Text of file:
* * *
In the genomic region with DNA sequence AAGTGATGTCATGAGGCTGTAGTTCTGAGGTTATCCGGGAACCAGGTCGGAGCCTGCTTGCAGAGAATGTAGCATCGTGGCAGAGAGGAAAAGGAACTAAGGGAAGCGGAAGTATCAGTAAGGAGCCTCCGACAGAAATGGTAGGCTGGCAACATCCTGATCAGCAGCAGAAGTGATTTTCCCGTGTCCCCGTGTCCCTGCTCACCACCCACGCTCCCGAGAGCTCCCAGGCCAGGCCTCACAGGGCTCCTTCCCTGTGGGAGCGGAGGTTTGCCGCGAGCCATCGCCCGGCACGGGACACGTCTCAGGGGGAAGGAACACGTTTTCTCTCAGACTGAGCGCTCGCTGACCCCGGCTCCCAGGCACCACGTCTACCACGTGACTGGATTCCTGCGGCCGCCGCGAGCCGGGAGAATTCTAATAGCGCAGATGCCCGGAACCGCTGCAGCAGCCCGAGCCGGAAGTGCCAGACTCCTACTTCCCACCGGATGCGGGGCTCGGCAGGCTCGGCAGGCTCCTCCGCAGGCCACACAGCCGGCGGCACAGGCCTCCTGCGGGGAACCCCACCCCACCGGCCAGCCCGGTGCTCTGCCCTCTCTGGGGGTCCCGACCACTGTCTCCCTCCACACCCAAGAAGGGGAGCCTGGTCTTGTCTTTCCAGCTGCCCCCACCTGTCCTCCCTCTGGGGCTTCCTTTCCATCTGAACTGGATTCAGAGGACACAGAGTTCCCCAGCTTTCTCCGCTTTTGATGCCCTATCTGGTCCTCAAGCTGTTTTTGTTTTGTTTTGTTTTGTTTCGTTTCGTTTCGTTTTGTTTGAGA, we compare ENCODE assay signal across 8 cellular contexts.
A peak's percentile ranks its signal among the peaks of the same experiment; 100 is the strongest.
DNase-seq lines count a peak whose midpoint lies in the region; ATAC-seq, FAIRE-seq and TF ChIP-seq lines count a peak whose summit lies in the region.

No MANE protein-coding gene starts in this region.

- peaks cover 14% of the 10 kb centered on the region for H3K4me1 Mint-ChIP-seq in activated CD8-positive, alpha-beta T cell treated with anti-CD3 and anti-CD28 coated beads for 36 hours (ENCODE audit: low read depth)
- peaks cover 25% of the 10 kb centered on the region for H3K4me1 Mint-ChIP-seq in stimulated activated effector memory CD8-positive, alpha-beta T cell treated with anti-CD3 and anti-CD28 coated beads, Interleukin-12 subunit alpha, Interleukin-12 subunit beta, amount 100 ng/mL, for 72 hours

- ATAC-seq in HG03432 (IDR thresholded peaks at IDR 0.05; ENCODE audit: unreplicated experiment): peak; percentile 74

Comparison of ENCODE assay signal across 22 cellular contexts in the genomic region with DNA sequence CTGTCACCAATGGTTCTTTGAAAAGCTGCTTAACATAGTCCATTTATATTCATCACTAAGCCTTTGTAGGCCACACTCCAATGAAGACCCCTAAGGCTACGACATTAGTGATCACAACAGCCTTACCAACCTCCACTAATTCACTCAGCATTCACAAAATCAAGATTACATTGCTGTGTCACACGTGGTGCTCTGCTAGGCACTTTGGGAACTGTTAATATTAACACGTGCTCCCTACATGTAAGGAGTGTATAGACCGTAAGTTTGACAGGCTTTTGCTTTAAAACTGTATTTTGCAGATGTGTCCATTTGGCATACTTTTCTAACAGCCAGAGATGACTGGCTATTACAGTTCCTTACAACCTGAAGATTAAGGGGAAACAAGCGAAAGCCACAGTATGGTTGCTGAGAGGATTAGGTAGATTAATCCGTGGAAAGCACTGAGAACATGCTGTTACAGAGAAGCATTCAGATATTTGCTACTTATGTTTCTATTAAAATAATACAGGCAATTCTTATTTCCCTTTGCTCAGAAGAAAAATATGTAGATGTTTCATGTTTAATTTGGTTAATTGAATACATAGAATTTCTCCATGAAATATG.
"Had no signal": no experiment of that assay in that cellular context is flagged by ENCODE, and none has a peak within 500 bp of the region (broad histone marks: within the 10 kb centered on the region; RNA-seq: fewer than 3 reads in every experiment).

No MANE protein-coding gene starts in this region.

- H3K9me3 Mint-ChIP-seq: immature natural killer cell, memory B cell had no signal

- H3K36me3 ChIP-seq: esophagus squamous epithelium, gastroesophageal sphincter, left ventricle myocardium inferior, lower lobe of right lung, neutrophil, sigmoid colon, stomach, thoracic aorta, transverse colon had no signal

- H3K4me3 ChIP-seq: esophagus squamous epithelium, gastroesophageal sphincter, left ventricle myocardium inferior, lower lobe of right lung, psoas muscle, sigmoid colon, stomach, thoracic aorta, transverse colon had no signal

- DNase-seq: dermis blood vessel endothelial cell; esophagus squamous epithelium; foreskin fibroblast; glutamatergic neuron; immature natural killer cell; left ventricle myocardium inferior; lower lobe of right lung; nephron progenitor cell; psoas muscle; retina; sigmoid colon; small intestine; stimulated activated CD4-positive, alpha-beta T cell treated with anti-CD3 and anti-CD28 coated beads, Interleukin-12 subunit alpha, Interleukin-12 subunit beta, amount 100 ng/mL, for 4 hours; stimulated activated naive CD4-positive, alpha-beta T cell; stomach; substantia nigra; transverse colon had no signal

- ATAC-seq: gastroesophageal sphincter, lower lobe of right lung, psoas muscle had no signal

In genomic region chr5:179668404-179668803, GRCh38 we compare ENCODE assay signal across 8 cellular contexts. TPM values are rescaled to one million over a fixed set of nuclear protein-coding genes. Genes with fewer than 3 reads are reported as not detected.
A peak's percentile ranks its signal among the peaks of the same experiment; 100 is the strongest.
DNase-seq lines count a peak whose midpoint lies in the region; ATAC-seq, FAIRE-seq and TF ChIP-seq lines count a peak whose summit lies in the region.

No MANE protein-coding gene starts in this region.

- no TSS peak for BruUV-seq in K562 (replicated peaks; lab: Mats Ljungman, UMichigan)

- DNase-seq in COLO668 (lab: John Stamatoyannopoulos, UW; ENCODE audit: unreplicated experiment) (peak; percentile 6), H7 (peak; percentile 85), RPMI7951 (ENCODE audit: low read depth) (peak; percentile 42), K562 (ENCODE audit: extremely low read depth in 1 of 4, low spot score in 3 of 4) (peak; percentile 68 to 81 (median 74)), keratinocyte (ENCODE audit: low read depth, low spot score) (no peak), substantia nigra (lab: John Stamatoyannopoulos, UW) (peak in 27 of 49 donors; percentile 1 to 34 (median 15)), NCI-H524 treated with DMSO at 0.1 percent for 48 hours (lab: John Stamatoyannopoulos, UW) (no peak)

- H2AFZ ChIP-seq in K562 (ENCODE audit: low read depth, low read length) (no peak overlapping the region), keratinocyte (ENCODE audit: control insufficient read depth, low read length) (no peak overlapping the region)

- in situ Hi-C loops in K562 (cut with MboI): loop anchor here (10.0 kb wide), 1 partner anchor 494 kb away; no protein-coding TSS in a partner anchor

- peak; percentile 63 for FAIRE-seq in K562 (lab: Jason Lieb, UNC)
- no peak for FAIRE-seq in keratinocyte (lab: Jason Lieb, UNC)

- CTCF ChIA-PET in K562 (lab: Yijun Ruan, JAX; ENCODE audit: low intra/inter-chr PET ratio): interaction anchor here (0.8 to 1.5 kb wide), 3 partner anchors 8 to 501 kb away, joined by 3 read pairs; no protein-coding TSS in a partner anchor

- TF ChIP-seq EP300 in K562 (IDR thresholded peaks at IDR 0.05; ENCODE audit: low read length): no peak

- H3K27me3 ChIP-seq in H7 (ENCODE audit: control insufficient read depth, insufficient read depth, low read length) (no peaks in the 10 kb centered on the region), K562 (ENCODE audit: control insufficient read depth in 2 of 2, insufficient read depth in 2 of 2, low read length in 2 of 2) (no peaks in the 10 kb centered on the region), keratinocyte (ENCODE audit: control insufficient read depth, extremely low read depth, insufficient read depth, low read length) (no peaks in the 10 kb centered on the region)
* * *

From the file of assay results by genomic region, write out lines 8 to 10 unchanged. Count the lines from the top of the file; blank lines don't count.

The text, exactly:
Comparison of ENCODE assay signal across 22 cellular contexts in the genomic region with DNA sequence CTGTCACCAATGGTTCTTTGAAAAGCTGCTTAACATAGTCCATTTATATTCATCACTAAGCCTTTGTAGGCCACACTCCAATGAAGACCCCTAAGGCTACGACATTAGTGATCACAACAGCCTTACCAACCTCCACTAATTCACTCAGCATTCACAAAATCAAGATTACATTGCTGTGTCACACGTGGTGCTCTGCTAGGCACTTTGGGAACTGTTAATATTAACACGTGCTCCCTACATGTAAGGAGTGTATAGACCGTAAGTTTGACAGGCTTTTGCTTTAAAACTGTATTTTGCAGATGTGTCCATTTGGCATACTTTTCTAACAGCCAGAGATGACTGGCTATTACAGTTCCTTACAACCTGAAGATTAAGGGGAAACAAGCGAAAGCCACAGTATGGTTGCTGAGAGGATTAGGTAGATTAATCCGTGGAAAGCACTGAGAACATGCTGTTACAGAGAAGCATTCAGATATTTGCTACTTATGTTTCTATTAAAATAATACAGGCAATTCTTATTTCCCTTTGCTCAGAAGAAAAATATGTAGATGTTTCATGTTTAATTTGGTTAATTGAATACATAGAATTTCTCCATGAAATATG.
"Had no signal": no experiment of that assay in that cellular context is flagged by ENCODE, and none has a peak within 500 bp of the region (broad histone marks: within the 10 kb centered on the region; RNA-seq: fewer than 3 reads in every experiment).

No MANE protein-coding gene starts in this region.